Recyclers on Thursday dived into the piles of trash in Braamfontein to gather what they could ahead of clean-up operations led by Johannesburg Mayor Parks Tau and other city councillors.
Dressed in dark pants, a beanie and a big dark jacket, a recycling man used his bare hands to sift through the trash for recyclable material.
Just metres away from him were Tau, the councillors and some of the Pikitup management who protected their hands with latex and heavy duty gloves which they often swopped for fresh, cleaner ones.
The recycler, who asked that he not be named, said he had never used to gloves to go through the bins.
“I don’t have gloves, but after doing my job, I use soap and water to wash my hands,” he said. His dark hands with puny fingernails had calluses and sores which were beginning to heal.
“I do get sick and get sores on my hands because of all the germs that I am exposed to, but there is nothing I can do about it,” he said, adding that he was now used to it.
Debris litters the streets
The city has been in disarray since striking waste management workers went on the rampage, emptying dustbins into the road and ripping apart bags of trash.
Bottles, papers, cans, old weaves and hairpieces and rotten food was among some of the debris littering the streets.
Dressed in overalls and masks and armed with brooms, the councillors and Pikitup officials, who seemed determined to clean up the littered streets, were also wearing T-shirts with the words, “Trash to Treasure” printed on the back.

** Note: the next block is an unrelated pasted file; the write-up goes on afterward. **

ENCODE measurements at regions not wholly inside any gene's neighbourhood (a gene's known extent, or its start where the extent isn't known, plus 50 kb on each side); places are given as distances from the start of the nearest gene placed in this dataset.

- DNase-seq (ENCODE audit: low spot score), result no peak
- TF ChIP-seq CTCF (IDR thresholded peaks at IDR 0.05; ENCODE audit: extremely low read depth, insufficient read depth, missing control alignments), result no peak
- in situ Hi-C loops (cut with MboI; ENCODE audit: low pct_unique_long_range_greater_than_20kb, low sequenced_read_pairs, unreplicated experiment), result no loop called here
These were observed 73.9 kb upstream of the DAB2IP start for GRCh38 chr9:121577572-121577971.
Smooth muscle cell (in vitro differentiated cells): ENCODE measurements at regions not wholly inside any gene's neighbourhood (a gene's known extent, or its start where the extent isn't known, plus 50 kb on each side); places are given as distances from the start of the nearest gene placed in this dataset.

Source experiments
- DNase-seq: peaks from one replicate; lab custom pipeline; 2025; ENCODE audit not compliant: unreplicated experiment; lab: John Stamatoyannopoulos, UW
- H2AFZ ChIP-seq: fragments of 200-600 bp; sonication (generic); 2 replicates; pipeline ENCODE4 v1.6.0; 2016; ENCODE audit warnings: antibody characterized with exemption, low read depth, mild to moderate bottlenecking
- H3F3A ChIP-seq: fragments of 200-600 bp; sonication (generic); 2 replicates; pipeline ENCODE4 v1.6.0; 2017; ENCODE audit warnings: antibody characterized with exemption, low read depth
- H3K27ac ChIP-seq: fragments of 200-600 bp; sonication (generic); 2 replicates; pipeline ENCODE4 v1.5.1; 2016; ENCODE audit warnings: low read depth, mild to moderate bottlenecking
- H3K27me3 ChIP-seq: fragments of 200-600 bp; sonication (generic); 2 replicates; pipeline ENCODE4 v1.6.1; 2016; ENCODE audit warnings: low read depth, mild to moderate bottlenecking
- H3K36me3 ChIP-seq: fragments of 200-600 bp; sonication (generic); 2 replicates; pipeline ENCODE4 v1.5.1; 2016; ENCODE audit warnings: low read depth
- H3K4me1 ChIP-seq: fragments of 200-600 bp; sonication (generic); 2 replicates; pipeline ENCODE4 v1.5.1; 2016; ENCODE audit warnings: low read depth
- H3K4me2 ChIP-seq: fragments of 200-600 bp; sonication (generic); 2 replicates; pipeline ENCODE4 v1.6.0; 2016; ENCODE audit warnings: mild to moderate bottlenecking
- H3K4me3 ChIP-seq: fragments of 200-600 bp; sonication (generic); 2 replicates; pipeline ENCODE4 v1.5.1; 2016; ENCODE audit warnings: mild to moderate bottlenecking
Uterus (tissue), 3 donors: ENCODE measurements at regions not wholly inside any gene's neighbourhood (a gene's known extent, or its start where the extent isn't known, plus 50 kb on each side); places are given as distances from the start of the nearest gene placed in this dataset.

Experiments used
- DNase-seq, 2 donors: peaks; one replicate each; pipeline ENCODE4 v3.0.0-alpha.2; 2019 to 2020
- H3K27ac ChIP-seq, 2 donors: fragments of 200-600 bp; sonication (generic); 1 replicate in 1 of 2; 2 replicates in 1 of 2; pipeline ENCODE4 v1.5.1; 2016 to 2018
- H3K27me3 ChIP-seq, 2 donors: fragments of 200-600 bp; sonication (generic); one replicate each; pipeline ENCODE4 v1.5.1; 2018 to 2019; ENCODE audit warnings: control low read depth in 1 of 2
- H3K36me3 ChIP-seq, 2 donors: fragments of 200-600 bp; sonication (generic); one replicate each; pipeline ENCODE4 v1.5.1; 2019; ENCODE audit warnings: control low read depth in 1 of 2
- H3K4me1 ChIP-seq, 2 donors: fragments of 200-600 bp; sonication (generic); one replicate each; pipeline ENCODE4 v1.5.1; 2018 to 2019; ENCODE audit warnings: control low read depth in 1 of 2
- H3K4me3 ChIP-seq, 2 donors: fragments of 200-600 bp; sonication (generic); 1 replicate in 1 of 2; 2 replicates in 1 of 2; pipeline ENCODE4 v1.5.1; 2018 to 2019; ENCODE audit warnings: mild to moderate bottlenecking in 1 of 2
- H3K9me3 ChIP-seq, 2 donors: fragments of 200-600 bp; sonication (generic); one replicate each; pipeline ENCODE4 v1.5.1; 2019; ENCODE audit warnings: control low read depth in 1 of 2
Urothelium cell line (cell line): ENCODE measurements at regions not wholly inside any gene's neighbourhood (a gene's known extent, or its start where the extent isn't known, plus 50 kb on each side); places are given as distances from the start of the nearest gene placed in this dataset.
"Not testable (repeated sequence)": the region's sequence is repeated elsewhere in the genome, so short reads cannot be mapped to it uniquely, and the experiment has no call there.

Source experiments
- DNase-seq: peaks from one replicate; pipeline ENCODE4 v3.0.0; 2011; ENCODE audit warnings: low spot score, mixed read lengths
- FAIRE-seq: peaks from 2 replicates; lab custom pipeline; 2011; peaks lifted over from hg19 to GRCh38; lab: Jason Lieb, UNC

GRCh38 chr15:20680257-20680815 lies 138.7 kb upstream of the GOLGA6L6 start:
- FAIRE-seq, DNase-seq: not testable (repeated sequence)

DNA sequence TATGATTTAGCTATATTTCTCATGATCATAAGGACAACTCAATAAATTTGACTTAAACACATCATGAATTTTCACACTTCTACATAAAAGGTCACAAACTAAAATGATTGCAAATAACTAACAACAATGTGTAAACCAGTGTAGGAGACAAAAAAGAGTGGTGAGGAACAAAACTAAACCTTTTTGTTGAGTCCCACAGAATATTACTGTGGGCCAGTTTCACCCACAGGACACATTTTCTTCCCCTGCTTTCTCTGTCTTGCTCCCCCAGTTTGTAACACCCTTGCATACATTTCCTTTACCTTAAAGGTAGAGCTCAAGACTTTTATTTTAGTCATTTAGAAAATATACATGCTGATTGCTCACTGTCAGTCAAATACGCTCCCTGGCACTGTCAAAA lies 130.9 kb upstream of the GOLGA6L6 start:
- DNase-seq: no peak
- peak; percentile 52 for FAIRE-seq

These words, however, carried greater meaning for the recycler.
On a regular day of trash collections, he collected around R300 a day. “And I use it to eat and take care of my girlfriend and buy clothes. This is not how I always look,” he said with a chuckle.
In the dark
While Pikitup management said it was still in the dark about why its workers were protesting, the recycler said he too was affected by the strike action.
“The strike has affected me because now, in some flats where I am used to doing my rounds, they are keeping the dustbins inside because they don’t want them to be stolen or burnt by strikers. That means that I can’t get any money. I need the money to pay my rent,” he said.
On a regular day, the recycler said he made around R300 a day. Since the strike started, he made between R80 and R100 a day.
Placing his recyclable material in a big trolley, he said he could not wait for things to return to normal.